Posts Tagged ‘NBA championship’

Ray Allen broke a NBA finals three point record by hitting on 8 of 11 from behind the arc.

I am not one to say “I told you so”, but I will. The Boston Celtics 103 to 94 win over the Los Angeles Lakers was a game that was a tale of two halves. The first half was about a shooting clinic that was put on by Ray Allen as the Celtics played tough, fundamental basketball and dominated the Lakers at times. The Lakers became the team that we have all become accustomed to seeing for stretches during games if not a whole game or games. L.A. played uninspired basketball on both ends of the court and could not figure out a way to slow down or stop Ray. The second half was a very close, grind it out, defensive type of game that was nip and tuck throughout the second half with the Celtics winning by nine as I had predicted earlier yesterday in my Sunday sports notes blog. In both halves the Celtics played how most people expected them to play in game one but didn’t for some odd reason. Rajon Rondo did what I expected him to do and played aggressive, smart basketball throughout the whole game and ended up with his fifth playoff triple-double. Rondo really came up big defensively in the last three minutes of the game by stealing the ball from Kobe twice and blocking one of his shots which ended up being a key moment in the fourth quarter. Ray Ray or as his mama named him, Ray Allen, played extremely well and set the tone in the first half by breaking an NBA finals three point record by hitting eight of eleven from behind the arc. Paul Pierce was pretty much ineffective as expected with Ron Artest guarding him most of the time last night. Kevin Garnett was not himself again. I don’t know whets going on with him except that maybe it’s time for him to hang it up after this year. Kendrick Perkins was okay at times when he wasn’t embarrassing himself by trying to do things with the ball that he had no business doing. On four separate occasions, Kendrick received the ball on the baseline two feet away from the three point line, and he would try to face up the opponent and drive to the basket. That isn’t your game Perkins, know your role and play it!

Kobe Bryant had a Kendrick Perkins moment of his own last night. He seemed to be content with not asserting himself into the game until the last two minutes of the first half. I understand that he wants to get his teammates involved early, but he still needs to be assertive throughout the whole game and not just when the Lakers are down by fifteen. Kobe may have Jesus like abilities on the court and would make one think that he can walk on water and perform miracles. But imitating LeBron James by not having his presence felt on the court as he did in the first half is inexcusable for a superstar in the NBA finals. I am not pinning the loss of the Lakers on Kobe, just stating what I saw and what the game film shows. Andrew Bynum played great last night and I have been impressed with him answering the bell and playing through injuries and standing toe to toe with the Celtics front line. Pau Gasol also played well at times but wasn’t consistently effective throughout the game. But we have become accustomed to seeing this from him. Pau is a good but not great player who has issues consistently playing tough and well during games. Ron Artest, Lamar Odom and Jordan Farmar were not much of a factor except for Artest on the defensive end. Odom and Farmar barely even saw the floor once they got routinely “handled” by one the Celtics. If the Lakers want to have this series comeback to Los Angeles, everything I have typed in this paragraph needs to be corrected or they could once again be walking off the court, watching the Celtics celebrate winning a NBA Championship in Boston.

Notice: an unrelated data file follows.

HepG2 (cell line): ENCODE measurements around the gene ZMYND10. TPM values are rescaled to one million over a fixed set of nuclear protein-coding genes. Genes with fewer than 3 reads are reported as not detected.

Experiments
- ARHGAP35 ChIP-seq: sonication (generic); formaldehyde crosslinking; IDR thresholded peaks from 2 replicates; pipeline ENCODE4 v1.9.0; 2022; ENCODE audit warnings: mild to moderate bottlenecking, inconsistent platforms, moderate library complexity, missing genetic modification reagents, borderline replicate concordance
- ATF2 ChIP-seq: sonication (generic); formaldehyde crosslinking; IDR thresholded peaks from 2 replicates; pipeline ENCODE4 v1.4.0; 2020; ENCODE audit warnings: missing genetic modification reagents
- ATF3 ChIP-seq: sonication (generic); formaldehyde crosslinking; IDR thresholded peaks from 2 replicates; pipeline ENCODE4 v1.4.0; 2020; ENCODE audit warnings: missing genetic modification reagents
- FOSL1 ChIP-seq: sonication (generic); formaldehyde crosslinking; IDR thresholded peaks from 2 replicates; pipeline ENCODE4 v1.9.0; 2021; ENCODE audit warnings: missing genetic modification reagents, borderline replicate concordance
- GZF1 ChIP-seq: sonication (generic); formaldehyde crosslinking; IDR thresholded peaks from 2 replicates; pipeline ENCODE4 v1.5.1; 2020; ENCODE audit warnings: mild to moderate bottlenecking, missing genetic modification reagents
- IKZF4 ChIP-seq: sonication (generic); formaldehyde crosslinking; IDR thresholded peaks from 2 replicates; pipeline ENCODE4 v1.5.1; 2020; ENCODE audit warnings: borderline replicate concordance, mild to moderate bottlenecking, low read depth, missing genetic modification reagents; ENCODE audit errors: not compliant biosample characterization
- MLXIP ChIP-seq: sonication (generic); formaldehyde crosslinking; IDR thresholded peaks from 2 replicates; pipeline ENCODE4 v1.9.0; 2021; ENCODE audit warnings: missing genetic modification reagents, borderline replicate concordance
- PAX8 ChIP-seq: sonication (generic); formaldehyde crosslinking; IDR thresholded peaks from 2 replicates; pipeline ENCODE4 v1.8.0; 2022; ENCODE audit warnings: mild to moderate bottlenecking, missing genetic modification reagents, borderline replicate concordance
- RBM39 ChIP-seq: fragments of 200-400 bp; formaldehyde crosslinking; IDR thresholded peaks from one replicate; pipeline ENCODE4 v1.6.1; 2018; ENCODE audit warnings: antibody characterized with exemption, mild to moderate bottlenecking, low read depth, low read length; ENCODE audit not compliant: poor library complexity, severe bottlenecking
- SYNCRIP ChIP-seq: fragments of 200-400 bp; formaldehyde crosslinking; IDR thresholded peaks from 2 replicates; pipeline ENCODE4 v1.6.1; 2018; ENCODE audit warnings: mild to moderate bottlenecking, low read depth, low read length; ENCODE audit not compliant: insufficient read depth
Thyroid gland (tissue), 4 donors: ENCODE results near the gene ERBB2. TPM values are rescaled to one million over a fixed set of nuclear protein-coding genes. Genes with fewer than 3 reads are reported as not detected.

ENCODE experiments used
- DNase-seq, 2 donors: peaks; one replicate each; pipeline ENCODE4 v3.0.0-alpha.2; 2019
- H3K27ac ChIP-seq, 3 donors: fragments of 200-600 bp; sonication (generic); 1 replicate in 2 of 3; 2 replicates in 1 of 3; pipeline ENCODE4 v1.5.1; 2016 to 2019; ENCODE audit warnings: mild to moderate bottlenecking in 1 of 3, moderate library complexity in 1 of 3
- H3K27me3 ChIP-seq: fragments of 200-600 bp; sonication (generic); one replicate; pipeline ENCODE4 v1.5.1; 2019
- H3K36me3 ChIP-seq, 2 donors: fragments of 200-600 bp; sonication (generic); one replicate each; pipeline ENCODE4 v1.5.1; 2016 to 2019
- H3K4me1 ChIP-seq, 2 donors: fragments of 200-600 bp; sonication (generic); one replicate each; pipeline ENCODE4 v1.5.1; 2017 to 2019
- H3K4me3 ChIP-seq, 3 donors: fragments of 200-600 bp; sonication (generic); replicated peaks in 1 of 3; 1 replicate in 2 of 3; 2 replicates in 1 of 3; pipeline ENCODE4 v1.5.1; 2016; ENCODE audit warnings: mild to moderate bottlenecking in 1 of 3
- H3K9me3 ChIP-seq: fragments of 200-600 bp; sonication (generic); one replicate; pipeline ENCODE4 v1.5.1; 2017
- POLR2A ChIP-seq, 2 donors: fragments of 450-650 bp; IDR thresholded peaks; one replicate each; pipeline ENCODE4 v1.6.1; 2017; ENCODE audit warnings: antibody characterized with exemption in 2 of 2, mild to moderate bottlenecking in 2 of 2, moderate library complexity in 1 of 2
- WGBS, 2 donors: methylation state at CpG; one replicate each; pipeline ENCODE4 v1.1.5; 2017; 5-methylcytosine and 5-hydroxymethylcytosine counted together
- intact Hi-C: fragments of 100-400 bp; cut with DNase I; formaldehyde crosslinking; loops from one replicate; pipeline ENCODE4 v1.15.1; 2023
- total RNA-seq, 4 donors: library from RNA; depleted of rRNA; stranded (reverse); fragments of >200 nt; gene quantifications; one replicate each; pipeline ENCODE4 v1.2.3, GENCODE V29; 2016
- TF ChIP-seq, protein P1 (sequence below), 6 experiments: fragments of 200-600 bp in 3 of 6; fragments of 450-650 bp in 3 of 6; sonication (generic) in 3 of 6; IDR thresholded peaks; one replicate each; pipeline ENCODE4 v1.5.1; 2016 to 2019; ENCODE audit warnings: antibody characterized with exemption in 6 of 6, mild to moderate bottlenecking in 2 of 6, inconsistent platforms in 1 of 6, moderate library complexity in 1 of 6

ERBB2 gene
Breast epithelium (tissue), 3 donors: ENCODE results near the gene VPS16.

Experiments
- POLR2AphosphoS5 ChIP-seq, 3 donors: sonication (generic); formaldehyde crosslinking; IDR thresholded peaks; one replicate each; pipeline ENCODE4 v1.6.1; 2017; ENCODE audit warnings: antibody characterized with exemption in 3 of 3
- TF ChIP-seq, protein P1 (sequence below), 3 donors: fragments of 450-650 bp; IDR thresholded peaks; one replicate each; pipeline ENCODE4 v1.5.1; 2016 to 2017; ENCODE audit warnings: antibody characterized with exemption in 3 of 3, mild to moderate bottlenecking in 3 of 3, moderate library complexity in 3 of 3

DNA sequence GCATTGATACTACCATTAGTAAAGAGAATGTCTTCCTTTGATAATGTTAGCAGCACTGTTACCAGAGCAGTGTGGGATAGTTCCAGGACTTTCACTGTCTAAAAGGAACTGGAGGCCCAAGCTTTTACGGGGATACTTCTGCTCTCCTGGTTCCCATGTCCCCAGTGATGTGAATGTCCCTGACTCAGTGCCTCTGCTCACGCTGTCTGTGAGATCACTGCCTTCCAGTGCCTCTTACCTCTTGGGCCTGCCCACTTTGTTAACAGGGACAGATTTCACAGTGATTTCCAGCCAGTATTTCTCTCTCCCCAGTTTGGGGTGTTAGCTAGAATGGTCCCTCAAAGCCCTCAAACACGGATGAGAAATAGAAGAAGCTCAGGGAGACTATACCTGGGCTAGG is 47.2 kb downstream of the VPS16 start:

One thing that is a little painful to watch is the horrible calls that the referees have made in both games in this series. Some of the calls in game two were some of the worst I have seen in a long time. On two calls late in the fourth quarter, replay should have been used to determine the proper call but wasn’t. Why even have instant replay and the ability to use it if the referees won’t use it? I would hate to see this series decided becasue of a pivotal call that tips the series in either the Celtics or Lakers favor. It seems like not only are the refs making bad calls on who knocked the ball out of bounds or if a block shot was goal tending or not. The refs have been calling some ticky tack fouls in both games that have put several players in foul trouble and have caused them to spend more time on the bench than on the court. Rasheed Wallace had four fouls by the middle of the third quarter and I don’t even remember him even checking into the game. I know the refs want to keep it clean, but let the players play and stop being so quick to blow the whistle. People are watching the NBA finals to watch the star players compete in the game, not the star players watching the game from the bench.

My intentions were to have this blog entry posted on Tuesday, but I decided to wait and think about this Lakers/Celtics series a little longer before I actually started stroking the keys on this one. I have also been busy writing football blogs for the sports website that I write for which one of my entries this week was the topic of someone’s article in a Denver magazine that gave me a little publicity. With all of that said, I am sorry for the delay if you were looking for this Lakers/Celtics blog. If you weren’t looking for it, then I guess there are no hard feelings. As I once said on twitter, football is my wife and basketball is my mistress. So today I am going to spend time talking about my mistress since I talk about my wife 24/7.